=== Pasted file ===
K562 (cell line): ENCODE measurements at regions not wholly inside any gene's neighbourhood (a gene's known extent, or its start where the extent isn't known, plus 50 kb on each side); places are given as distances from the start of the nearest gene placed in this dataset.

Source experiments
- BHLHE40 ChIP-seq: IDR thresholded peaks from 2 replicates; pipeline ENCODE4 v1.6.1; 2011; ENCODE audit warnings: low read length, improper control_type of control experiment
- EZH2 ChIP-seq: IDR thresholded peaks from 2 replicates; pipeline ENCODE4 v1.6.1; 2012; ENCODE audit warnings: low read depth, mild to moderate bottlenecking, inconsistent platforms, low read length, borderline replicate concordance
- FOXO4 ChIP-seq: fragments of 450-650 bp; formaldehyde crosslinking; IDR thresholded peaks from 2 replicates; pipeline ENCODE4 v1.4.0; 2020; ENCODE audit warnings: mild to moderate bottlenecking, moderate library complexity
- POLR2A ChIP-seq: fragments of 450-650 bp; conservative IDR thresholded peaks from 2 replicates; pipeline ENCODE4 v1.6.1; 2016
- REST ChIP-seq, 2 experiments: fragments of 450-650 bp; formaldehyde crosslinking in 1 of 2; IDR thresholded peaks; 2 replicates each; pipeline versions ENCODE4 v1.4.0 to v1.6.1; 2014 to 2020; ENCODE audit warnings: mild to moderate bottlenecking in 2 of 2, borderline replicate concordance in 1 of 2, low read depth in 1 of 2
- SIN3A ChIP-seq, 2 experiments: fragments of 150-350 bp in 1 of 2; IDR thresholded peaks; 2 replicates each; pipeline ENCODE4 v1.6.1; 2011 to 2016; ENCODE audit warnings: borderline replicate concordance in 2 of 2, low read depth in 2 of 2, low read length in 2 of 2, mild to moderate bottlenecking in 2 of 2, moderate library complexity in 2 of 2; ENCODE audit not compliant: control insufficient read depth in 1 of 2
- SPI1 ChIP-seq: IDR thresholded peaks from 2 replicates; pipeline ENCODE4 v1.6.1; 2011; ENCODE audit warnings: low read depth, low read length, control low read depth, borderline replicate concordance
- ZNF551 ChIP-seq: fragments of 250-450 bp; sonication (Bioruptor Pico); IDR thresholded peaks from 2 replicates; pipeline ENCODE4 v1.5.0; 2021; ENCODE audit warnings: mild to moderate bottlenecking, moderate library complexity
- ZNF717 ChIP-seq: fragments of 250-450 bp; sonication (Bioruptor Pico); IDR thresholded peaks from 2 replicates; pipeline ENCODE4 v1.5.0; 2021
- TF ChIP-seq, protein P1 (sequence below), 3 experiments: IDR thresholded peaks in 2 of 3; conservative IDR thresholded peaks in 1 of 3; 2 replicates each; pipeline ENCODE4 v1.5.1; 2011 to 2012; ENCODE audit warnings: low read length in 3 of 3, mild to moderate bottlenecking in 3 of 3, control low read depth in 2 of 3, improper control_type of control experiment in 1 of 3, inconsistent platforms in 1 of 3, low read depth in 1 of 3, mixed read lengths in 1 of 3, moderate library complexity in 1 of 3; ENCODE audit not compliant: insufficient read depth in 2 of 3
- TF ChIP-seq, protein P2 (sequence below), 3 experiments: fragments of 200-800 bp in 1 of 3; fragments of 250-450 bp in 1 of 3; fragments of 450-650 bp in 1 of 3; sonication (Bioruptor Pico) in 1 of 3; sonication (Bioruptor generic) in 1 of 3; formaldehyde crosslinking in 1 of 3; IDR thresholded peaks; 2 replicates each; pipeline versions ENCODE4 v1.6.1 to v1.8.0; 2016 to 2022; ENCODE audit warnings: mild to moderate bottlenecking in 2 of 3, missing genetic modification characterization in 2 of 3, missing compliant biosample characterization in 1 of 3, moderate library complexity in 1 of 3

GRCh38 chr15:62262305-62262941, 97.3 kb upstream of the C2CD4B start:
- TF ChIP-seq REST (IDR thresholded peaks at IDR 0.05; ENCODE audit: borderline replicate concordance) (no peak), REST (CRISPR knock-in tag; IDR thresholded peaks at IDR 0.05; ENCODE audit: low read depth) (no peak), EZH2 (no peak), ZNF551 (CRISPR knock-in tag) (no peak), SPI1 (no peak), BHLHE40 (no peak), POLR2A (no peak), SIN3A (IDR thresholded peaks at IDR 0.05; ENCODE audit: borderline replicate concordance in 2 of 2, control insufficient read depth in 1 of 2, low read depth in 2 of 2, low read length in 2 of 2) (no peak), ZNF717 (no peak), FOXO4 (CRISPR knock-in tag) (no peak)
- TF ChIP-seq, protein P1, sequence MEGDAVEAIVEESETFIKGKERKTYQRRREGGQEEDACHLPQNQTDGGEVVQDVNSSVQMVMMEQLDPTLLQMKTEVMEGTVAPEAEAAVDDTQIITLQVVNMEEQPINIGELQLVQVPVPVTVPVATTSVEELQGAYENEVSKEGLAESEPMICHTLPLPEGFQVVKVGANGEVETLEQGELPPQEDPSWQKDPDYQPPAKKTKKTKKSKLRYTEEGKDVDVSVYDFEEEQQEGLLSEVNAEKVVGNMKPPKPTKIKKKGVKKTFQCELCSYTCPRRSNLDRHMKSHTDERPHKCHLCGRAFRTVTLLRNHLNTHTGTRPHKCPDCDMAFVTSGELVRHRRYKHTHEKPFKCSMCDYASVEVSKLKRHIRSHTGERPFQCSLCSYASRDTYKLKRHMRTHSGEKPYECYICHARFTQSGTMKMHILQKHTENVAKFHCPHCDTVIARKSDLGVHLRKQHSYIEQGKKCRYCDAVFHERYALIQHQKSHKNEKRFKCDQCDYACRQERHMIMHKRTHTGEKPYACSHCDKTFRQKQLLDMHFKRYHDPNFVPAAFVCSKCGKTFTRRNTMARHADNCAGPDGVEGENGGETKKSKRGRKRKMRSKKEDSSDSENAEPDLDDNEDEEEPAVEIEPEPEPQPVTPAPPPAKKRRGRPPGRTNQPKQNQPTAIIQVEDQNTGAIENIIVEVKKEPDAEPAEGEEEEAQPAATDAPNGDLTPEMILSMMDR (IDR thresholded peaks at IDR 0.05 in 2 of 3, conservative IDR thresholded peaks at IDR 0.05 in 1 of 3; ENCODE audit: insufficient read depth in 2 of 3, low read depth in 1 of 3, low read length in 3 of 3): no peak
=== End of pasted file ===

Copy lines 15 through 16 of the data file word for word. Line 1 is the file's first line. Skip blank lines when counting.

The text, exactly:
- TF ChIP-seq REST (IDR thresholded peaks at IDR 0.05; ENCODE audit: borderline replicate concordance) (no peak), REST (CRISPR knock-in tag; IDR thresholded peaks at IDR 0.05; ENCODE audit: low read depth) (no peak), EZH2 (no peak), ZNF551 (CRISPR knock-in tag) (no peak), SPI1 (no peak), BHLHE40 (no peak), POLR2A (no peak), SIN3A (IDR thresholded peaks at IDR 0.05; ENCODE audit: borderline replicate concordance in 2 of 2, control insufficient read depth in 1 of 2, low read depth in 2 of 2, low read length in 2 of 2) (no peak), ZNF717 (no peak), FOXO4 (CRISPR knock-in tag) (no peak)
- TF ChIP-seq, protein P1, sequence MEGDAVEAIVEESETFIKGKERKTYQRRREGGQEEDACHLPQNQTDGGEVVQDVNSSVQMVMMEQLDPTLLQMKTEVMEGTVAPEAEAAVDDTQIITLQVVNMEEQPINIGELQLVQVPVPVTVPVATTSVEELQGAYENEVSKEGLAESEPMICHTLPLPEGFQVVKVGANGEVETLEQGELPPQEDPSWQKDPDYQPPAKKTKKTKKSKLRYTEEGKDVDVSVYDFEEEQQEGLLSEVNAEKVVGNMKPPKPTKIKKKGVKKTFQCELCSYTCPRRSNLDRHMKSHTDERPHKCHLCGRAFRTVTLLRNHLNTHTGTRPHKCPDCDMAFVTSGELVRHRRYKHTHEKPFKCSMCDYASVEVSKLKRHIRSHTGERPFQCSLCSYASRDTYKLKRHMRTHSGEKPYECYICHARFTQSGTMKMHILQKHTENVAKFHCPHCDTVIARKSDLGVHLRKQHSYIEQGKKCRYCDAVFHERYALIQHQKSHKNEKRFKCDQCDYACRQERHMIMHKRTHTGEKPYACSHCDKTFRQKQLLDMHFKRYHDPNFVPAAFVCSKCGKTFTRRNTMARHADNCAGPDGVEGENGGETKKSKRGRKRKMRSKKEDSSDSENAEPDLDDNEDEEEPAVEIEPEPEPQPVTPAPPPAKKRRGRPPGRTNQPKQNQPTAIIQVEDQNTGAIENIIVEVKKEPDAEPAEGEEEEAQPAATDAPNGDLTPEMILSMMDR (IDR thresholded peaks at IDR 0.05 in 2 of 3, conservative IDR thresholded peaks at IDR 0.05 in 1 of 3; ENCODE audit: insufficient read depth in 2 of 3, low read depth in 1 of 3, low read length in 3 of 3): no peak